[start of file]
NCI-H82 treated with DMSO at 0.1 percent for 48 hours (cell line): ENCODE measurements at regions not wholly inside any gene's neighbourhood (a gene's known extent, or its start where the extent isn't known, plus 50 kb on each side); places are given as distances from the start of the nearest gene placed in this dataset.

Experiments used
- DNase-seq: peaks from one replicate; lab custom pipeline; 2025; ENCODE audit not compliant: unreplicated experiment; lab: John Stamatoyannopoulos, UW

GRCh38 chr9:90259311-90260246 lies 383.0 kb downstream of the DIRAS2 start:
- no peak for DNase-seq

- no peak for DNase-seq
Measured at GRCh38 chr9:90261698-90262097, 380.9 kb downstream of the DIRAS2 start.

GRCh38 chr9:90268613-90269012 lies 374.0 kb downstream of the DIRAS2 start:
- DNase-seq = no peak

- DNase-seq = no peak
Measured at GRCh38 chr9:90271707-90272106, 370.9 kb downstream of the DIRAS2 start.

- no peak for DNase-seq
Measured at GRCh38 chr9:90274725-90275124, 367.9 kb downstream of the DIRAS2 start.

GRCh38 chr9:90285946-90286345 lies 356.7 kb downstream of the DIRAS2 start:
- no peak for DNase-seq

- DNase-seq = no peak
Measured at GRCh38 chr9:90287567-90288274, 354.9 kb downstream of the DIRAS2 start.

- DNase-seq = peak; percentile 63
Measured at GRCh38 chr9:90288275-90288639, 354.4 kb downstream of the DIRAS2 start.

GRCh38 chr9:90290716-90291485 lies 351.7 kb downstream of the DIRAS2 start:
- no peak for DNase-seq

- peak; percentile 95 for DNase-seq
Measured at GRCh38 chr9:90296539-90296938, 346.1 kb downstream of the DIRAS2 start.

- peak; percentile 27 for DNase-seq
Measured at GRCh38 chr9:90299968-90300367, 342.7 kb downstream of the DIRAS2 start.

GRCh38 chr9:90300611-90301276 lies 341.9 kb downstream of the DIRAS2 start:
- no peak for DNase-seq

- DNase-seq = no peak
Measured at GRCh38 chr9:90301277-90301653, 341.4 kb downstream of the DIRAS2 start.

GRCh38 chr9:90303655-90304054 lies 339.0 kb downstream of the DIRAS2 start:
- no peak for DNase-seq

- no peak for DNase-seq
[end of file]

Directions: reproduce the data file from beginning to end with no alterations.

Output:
NCI-H82 treated with DMSO at 0.1 percent for 48 hours (cell line): ENCODE measurements at regions not wholly inside any gene's neighbourhood (a gene's known extent, or its start where the extent isn't known, plus 50 kb on each side); places are given as distances from the start of the nearest gene placed in this dataset.

Experiments used
- DNase-seq: peaks from one replicate; lab custom pipeline; 2025; ENCODE audit not compliant: unreplicated experiment; lab: John Stamatoyannopoulos, UW

GRCh38 chr9:90259311-90260246 lies 383.0 kb downstream of the DIRAS2 start:
- no peak for DNase-seq

- no peak for DNase-seq
Measured at GRCh38 chr9:90261698-90262097, 380.9 kb downstream of the DIRAS2 start.

GRCh38 chr9:90268613-90269012 lies 374.0 kb downstream of the DIRAS2 start:
- DNase-seq = no peak

- DNase-seq = no peak
Measured at GRCh38 chr9:90271707-90272106, 370.9 kb downstream of the DIRAS2 start.

- no peak for DNase-seq
Measured at GRCh38 chr9:90274725-90275124, 367.9 kb downstream of the DIRAS2 start.

GRCh38 chr9:90285946-90286345 lies 356.7 kb downstream of the DIRAS2 start:
- no peak for DNase-seq

- DNase-seq = no peak
Measured at GRCh38 chr9:90287567-90288274, 354.9 kb downstream of the DIRAS2 start.

- DNase-seq = peak; percentile 63
Measured at GRCh38 chr9:90288275-90288639, 354.4 kb downstream of the DIRAS2 start.

GRCh38 chr9:90290716-90291485 lies 351.7 kb downstream of the DIRAS2 start:
- no peak for DNase-seq

- peak; percentile 95 for DNase-seq
Measured at GRCh38 chr9:90296539-90296938, 346.1 kb downstream of the DIRAS2 start.

- peak; percentile 27 for DNase-seq
Measured at GRCh38 chr9:90299968-90300367, 342.7 kb downstream of the DIRAS2 start.

GRCh38 chr9:90300611-90301276 lies 341.9 kb downstream of the DIRAS2 start:
- no peak for DNase-seq

- DNase-seq = no peak
Measured at GRCh38 chr9:90301277-90301653, 341.4 kb downstream of the DIRAS2 start.

GRCh38 chr9:90303655-90304054 lies 339.0 kb downstream of the DIRAS2 start:
- no peak for DNase-seq

- no peak for DNase-seq